When I look back at my review of 2017, much of what I wrote applies to 2018 as well. That’s not to say it hasn’t been a bad year of beer but more of a case of drinkers asking for more of the same please.
In particular, more brewers than ever were pumping out juicy NEIPAs. The NEIPA style draws more commentary, hype and criticism than any other with vigorous debates on what does or doesn’t constitute a NEIPA, and plenty of social media posts showing off these fresh hoppy hazy brews. There were plenty of good examples and a few bad ones too but whatever the case the style certainly generates some buzz.
Other trends that have continued include the QLD scene’s upward trajectory with more awards won and more breweries opening to the public like Range, Semi Pro and most recently Felons. Next year, will see the BrewDog brewery construction in Kangaroo Point completed and the arrival of Australia’s biggest beer festival for the first time in Brisbane – GABS.
Speaking of GABS, it was again a huge event for the industry that sparked a lot of creativity in brewing including some of the best beers of the year. I’ll be sharing my personal list shortly and it features a number that were first brewed for the event.
The Brut IPA was probably the new style of the year that made the most impact. It’s a bone-dry low bitterness beer style that serves as another interesting contrast with the older American IPA styles that feature sweeter crystal malts and high IBUs, and saw a wave of brewers giving it a try.
Breakfast beers seemed to have a moment this year with Feral’s Breakfast IPA scoring 2nd place in GABS People’s Choice award, Mayday Hills’ Breakfast featuring Carman’s museli one of my picks of the year and 4 Pines Big Brekky Porter with Milo and Weetbix, a sweet cocoa treat that also hit the mark.
The best beer series in Australia this year had to be Mayday Hills from Bridge Road. Brewed in a big wooden oak tank and fermented with a strand of brett yeast, the beers were compelling and creative. I love love love this series.
Every beer offers drinkers something different and interesting, while they use a variety of local ingredients as part of their brewing process. I also like that the beers are available at an accessible price, not charging $30 for a corked bottle even though they probably could based on the quality.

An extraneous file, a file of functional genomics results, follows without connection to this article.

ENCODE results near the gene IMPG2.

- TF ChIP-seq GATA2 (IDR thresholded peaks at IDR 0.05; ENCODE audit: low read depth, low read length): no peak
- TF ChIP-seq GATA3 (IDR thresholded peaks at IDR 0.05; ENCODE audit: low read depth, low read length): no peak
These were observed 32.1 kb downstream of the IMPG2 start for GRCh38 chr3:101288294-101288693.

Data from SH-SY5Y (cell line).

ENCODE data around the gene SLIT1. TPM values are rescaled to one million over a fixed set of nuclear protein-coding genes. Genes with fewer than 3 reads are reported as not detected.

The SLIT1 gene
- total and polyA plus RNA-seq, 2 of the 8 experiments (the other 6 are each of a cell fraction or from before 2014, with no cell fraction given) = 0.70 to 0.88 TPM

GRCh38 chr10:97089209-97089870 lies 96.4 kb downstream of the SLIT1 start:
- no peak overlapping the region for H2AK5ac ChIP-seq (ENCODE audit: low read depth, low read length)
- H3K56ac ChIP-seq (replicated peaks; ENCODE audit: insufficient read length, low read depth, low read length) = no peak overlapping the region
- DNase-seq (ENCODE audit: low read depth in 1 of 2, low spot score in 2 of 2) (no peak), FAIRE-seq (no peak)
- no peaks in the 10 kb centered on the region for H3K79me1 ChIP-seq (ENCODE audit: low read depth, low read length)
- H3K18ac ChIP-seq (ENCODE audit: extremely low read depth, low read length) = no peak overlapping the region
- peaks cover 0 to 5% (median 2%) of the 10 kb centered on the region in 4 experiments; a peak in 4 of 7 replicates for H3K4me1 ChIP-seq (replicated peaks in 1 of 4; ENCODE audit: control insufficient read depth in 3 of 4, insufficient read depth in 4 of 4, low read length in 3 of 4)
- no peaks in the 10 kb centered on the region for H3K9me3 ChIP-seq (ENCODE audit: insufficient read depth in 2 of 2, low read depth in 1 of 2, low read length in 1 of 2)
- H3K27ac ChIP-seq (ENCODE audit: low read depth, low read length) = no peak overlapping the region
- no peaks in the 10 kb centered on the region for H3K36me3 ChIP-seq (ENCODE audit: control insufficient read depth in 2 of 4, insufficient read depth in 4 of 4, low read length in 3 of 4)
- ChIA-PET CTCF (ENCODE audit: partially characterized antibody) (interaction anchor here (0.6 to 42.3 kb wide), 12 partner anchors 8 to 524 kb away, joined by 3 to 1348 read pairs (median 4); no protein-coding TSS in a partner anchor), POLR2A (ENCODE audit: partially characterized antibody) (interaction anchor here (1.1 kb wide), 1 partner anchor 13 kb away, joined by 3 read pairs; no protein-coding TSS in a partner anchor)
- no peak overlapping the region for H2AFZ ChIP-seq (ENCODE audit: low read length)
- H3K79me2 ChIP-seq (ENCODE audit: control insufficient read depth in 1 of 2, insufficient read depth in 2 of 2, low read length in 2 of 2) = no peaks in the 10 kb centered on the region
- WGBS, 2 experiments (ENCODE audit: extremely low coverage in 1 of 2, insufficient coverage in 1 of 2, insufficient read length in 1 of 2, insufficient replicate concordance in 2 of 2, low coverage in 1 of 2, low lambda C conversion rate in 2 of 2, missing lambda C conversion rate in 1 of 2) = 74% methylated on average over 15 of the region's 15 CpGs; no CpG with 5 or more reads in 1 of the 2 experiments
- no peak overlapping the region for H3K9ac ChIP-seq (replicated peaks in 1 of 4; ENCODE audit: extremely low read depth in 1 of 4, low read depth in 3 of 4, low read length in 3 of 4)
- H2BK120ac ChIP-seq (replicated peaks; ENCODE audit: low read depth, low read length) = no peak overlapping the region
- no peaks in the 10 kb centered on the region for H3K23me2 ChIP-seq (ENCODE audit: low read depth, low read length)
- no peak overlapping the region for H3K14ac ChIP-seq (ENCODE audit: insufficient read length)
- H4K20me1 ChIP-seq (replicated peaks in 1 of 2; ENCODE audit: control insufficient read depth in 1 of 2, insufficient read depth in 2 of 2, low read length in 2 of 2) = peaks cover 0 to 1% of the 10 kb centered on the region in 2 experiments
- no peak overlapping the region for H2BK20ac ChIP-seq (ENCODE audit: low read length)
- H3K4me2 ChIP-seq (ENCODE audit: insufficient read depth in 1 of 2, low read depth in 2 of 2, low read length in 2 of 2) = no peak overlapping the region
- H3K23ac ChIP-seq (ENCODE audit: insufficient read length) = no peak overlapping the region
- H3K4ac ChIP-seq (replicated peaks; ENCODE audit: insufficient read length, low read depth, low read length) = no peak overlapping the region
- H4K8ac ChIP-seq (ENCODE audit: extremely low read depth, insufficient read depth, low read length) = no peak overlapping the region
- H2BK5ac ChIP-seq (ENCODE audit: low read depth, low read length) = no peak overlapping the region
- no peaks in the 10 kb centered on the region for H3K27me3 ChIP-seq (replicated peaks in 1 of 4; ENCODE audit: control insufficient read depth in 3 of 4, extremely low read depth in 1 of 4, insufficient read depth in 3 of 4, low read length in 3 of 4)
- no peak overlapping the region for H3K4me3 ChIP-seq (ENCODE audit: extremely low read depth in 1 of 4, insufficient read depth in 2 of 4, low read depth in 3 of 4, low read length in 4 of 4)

Ballistic’s Sleep When You’re Dead series was also a cracker. At a time, when I’m advocating for fresh beer as the new craft beer they really nailed it with limited releases that could only be sold for up to 8 weeks from production and cold shipped to ensure the highest freshest quality. They started with an excellent India Brown Ale and recently released a Grapefruit IPA.
There were no brewery sales this year as dramatic as that of 4 Pines and Pirate Life, but Gage did take on Matso’s and the company behind Stockade took on Mornington Peninsula, cases of independent guys consolidating to take on the big boys.
The Independent Beer seal was launched and added to beer packaging to help educate the drinking public on whether what they are drinking is independent or not.
Meanwhile the lines of what constitutes craft beer these days grows murkier with the introduction of cashed-up breweries like Brick Lane Brewing, who are helmed by a former head brewer of Hawkers and Bright, but kicked off their production with a premium range of Tinnies™ brewed exclusively for Liquorland.
All in all though, it’s quite a time to be alive for beer drinkers, with breweries opening all over and great beer available in places where it was once inconceivable, including the airport, sporting venues and shopping centres.
Best brewer Victoria
Finalists: Bridge Road, Dainton, Boatrocker, Mornington Peninsula
Bridge Road, as mentioned above, have been busy knocking out Australia’s most exciting beer series, Mayday Hills. The Bling range has gone into tinnies and they’ve kept their other beers in stock. They have to be one of Australia’s busiest brewers, there’s never a dull moment or beer from these guys.